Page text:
So after quite some time of thinking and working things out, there are a few images from my new series Years Later. Here is my artist statement about this new series.
“On average, there are 350 million photographs uploaded to Facebook, 42 million photos taken on Instagram and 1.42 million posted to Flickr per day. But how many of those photographs actually get printed? Half? A quarter? An eighth? Chances are most of the photographs will never get printed and shared with others in a tactile way.
Fast-forward five, ten, fifteen years and the chances of finding Uncle Joe’s birthday party photographs are near impossible. And at the rate technology increases, the chances of that hard drive those photos were on and that it still works is questionable. Vernacular photography has constantly changed; and finding vintage fiber prints is amazing, voyeuristic and tactile. While a photograph from 1901 may be slightly faded and a bit roughed it, I doubt we will be able to even view a file we take now, in a hundred years. Can digital images age with us like prints? Patinas, cracks, and fading will be replaced with lost and damaged files. Will we treat a glitch as fondly as a well-worn print corner or a faded image in a frame?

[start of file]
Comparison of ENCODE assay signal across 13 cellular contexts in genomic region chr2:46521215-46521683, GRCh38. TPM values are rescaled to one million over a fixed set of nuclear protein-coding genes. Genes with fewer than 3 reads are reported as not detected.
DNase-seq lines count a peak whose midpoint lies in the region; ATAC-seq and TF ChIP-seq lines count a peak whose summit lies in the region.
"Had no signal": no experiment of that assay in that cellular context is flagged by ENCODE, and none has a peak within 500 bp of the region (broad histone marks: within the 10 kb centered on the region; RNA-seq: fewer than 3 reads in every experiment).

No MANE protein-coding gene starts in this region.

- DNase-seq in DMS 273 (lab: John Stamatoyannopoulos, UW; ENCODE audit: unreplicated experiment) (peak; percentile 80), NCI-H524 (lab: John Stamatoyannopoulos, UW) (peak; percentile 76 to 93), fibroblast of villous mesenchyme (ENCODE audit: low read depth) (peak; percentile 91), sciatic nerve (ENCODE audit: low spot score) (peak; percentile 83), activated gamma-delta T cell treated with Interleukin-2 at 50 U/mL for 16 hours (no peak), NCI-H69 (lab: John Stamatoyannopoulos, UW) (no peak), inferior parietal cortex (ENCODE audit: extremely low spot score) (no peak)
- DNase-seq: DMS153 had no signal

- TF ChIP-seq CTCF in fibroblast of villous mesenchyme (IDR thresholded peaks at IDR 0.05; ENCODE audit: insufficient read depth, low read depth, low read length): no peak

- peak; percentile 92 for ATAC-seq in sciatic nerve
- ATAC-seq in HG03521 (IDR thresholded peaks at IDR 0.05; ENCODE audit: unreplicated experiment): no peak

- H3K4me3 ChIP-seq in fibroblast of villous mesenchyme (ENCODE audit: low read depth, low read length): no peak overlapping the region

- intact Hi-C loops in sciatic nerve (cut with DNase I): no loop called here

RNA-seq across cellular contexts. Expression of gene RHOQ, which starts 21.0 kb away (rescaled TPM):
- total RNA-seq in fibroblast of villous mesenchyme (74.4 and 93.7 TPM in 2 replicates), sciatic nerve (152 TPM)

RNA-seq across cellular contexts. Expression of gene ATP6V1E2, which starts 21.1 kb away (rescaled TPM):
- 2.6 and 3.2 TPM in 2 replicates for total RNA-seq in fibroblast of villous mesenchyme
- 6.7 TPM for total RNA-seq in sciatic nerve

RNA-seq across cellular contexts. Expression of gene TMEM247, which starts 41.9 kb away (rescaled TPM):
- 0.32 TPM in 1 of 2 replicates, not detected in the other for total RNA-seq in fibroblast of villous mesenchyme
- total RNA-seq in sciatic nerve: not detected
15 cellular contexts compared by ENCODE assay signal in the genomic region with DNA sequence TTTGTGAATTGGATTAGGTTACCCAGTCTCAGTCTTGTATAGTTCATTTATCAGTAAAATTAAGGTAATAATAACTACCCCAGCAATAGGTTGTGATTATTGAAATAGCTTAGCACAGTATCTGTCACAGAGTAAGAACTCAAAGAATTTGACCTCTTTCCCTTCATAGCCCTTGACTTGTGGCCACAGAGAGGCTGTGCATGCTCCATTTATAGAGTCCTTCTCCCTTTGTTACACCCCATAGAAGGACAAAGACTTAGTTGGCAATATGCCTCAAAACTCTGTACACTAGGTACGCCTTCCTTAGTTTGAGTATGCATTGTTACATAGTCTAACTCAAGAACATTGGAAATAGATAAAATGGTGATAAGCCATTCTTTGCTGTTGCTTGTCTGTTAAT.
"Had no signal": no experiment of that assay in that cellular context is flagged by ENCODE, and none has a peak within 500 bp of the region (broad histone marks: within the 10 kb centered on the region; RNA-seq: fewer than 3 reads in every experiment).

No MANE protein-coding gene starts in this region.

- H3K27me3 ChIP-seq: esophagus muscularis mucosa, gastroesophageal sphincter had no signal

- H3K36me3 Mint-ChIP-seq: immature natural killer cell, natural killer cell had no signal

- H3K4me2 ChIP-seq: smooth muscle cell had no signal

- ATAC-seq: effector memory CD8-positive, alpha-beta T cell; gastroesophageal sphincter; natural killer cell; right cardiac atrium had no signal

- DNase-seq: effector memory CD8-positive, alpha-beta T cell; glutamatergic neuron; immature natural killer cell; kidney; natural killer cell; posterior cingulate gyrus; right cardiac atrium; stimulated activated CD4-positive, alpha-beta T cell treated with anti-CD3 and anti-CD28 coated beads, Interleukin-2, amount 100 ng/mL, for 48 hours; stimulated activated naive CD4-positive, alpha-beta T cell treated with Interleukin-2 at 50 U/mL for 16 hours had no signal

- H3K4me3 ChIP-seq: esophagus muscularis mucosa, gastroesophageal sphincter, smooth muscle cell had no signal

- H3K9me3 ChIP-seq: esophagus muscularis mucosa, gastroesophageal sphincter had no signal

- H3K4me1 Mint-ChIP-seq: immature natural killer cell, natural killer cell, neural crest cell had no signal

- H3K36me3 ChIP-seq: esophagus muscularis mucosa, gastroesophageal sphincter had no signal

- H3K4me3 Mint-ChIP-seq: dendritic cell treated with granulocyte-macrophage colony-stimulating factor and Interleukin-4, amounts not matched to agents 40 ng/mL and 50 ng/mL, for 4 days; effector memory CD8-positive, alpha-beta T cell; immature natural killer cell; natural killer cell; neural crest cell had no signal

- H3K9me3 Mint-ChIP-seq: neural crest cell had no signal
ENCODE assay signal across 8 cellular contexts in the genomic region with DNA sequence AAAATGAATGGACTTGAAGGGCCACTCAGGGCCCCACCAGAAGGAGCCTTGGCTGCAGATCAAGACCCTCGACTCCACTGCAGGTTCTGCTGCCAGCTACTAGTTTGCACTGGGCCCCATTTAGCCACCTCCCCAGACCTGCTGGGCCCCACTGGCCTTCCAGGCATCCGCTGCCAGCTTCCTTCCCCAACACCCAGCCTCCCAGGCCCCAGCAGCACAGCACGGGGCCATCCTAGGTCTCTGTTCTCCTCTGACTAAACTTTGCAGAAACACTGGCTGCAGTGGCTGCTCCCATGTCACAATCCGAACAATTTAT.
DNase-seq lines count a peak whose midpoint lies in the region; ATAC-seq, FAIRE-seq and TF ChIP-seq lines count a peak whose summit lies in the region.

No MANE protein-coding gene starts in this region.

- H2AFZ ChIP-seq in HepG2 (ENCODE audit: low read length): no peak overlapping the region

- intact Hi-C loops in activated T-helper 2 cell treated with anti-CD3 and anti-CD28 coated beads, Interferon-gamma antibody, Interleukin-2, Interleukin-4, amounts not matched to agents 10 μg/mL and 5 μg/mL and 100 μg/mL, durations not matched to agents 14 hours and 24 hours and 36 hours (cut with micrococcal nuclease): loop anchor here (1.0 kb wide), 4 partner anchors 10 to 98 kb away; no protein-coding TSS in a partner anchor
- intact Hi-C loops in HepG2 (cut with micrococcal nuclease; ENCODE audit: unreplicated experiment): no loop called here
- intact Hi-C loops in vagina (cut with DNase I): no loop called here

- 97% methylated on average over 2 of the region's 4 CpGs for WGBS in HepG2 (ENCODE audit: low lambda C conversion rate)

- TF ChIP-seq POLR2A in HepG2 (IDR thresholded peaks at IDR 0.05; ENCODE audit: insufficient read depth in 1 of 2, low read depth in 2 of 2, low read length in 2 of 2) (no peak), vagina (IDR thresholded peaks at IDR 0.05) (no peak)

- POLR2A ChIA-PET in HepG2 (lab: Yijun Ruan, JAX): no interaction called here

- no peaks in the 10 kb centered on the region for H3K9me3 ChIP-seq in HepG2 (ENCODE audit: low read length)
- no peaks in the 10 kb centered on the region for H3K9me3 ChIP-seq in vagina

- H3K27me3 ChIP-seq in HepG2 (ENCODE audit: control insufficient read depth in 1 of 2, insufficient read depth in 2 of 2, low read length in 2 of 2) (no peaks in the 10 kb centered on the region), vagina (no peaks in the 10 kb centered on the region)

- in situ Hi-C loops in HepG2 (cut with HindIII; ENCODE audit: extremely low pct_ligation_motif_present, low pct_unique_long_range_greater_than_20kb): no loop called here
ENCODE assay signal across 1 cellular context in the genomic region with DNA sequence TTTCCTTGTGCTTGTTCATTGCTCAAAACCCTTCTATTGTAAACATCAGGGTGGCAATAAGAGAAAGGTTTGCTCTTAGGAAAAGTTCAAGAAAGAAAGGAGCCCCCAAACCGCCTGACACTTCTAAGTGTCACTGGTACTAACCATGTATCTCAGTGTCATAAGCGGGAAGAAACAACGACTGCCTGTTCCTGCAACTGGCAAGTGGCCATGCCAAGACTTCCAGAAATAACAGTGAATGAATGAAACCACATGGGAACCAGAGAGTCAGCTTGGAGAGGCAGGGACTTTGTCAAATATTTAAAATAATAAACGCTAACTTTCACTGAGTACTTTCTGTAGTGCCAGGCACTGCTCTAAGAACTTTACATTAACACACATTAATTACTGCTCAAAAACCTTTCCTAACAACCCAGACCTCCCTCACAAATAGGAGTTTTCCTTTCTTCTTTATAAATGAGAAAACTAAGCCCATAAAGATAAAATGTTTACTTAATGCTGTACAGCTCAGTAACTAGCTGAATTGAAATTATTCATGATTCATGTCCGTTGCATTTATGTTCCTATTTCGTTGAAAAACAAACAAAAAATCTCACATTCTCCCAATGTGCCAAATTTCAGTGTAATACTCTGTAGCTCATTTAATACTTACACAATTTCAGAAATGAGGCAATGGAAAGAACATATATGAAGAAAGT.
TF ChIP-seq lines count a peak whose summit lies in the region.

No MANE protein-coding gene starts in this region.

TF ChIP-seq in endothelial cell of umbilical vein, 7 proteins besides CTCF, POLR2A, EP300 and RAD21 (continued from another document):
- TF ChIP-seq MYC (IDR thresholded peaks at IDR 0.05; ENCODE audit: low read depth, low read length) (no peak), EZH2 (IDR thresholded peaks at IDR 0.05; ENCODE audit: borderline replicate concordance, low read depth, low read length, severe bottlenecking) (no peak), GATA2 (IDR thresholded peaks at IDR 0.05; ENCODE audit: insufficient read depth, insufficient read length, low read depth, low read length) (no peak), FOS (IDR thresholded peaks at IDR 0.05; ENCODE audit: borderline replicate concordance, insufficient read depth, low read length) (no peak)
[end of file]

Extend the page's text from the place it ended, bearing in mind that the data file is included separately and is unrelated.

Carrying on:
I fear that in just a few years, we won’t be able to stumble across an old family photo album. There will be no physical item to show off to others. With our short attention spans, we take the photo, post it to a social media outlet, wait for the “likes” to roll in, and then on to the next photo to post. Photos become lost in the monstrosity that is our digital archive. Though social media has ramped up how we see personal images and how many we have, will the technology, the platform if you will, stand the test of time like a 100 year old silver gelatin print?
The images I have manipulated have tell-tail signs of aging. Worn corners, creases and tears have become part of the visual language of old prints and found vernacular photography. As we move into the digital age, and the non-tactile personal image, I have pondered what these images will be to generations forward. Will they be lost forever, will they be kept to display to family members in generations to come?
Instead of the worn images of the 20th century fiber print, will we look at computer glitches and corrupted files with the same fondness? Will our digital images survive like these prints did from decades before?
There is plenty of commentary about the transition from film to digital. I bed the question how we will treat photography as an object of history, or otherwise in this new digital era.”